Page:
This fact sheet provides basic information about green tea—common names,
uses, potential side effects, and resources for more information. All types of tea
(green, black, and oolong) are produced from the Camellia sinensis plant using
different methods. Fresh leaves from the Camellia sinensis plant are steamed to
produce green tea.
Common Names—green tea, Chinese tea, Japanese tea
Latin Name—Camellia sinensis
What It Is Used For
• Green tea and green tea extracts, such as its component EGCG, have been
used to prevent and treat a variety of cancers, including breast, stomach,
and skin cancers.
• Green tea and green tea extracts have also been used for improving mental
alertness, aiding in weight loss, lowering cholesterol levels, and protecting
skin from sun damage.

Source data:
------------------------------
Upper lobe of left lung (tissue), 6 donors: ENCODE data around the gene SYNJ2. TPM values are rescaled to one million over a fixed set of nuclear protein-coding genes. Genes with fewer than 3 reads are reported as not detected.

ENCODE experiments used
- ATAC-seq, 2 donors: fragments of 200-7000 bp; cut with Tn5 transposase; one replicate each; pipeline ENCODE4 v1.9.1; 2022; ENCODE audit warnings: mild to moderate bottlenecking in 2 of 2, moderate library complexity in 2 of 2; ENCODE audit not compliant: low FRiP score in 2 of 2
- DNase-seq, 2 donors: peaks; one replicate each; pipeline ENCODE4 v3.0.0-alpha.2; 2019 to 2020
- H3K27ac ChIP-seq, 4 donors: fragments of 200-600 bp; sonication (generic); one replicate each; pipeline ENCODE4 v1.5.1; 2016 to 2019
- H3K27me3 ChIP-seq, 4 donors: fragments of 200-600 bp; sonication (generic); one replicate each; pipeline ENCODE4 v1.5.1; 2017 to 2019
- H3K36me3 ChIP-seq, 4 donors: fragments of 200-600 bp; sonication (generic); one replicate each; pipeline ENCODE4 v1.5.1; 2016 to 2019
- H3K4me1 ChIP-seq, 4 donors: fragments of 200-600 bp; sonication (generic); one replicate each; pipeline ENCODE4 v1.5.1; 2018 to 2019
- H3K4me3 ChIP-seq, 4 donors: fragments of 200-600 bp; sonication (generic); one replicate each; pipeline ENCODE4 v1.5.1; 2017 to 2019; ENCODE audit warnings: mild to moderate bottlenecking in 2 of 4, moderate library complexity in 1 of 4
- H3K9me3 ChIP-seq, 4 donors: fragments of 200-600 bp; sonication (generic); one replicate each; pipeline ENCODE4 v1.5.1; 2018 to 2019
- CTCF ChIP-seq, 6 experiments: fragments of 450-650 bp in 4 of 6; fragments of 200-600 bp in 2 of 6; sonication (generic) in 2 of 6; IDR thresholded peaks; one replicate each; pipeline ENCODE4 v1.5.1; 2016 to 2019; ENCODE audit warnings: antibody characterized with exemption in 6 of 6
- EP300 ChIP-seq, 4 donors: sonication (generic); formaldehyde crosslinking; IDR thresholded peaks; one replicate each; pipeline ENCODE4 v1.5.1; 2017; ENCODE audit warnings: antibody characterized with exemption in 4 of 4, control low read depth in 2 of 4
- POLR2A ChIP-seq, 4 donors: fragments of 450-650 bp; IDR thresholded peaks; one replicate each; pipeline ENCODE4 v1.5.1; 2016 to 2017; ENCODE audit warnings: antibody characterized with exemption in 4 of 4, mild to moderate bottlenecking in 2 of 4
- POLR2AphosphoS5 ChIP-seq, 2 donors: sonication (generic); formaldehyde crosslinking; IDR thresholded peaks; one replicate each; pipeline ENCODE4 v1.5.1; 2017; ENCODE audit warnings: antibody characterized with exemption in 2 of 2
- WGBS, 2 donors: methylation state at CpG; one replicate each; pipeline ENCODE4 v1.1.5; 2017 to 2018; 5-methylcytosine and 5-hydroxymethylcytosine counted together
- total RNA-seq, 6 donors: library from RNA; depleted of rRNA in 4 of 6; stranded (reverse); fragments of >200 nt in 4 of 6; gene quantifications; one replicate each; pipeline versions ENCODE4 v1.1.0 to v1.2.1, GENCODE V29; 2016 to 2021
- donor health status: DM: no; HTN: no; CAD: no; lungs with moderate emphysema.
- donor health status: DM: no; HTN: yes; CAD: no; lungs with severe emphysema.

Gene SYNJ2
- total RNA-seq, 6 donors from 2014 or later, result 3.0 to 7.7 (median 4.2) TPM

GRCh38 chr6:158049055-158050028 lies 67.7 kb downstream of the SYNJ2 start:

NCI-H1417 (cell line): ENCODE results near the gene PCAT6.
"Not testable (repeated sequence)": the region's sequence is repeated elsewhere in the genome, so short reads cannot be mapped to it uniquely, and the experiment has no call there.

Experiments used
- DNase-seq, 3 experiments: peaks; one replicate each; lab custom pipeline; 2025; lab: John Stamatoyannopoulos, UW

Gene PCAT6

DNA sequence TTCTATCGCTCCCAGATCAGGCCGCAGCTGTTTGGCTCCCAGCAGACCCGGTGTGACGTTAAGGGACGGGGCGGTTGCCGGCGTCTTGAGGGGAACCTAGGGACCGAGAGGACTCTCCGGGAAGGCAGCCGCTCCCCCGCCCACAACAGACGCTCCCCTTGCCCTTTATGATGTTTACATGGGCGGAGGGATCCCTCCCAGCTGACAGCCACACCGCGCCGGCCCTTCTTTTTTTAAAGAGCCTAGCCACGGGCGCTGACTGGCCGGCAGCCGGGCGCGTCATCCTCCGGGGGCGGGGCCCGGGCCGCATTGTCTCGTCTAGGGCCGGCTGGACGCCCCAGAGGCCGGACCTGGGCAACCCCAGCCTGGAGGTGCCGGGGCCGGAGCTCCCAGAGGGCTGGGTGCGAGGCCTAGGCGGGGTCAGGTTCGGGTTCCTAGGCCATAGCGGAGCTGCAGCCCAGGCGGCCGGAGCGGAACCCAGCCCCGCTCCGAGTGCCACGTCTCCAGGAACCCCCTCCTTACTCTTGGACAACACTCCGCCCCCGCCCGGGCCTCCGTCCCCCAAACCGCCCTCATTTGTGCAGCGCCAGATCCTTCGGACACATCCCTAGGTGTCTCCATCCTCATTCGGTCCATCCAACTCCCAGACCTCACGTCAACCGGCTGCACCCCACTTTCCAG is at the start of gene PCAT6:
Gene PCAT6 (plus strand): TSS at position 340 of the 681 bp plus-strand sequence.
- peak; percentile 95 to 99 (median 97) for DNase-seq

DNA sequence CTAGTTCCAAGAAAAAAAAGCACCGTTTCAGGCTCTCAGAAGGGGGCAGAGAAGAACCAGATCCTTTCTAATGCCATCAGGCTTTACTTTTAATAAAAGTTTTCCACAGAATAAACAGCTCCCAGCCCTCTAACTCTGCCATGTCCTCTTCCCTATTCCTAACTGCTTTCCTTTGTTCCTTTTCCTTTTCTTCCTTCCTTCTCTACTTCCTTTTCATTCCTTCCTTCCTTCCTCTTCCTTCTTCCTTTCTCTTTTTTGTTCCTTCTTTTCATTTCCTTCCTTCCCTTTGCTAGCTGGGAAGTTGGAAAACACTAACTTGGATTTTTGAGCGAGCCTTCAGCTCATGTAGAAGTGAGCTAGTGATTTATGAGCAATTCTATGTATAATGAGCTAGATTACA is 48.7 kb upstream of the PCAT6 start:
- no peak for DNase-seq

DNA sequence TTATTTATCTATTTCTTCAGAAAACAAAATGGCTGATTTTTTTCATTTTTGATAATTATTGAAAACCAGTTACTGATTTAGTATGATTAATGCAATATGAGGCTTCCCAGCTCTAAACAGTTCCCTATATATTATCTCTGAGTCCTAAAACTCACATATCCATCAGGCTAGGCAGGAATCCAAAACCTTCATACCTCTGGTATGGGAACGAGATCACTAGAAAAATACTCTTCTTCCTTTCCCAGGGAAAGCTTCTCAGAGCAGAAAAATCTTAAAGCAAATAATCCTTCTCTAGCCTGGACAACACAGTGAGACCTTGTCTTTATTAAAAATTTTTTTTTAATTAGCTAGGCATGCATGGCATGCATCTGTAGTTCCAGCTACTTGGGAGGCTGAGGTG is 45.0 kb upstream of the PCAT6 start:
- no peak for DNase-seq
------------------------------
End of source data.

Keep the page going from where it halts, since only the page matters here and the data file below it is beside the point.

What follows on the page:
How It Is Used
Green tea is usually brewed and drunk as a beverage. Green tea extracts can be
taken in capsules and are sometimes used in skin products.
What the Science Says
• Laboratory studies suggest that green tea may help protect against or slow the
growth of certain cancers, but studies in people have shown mixed results.
• Some evidence suggests that the use of green tea preparations improves
mental alertness, most likely because of its caffeine content. There are not
enough reliable data to determine whether green tea can aid in weight loss,
lower blood cholesterol levels, or protect the skin from sun damage.
• NCCAM is supporting studies to learn more about the components in green tea
and their effects on conditions such as cancer, diabetes, and heart disease.
Side Effects and Cautions
• Green tea is safe for most adults when used in moderate amounts.
• There have been some case reports of liver problems in people taking
concentrated green tea extracts. This problem does not seem to be
connected with green tea infusions or beverages. Although these cases are
very rare and the evidence is not definitive, experts suggest that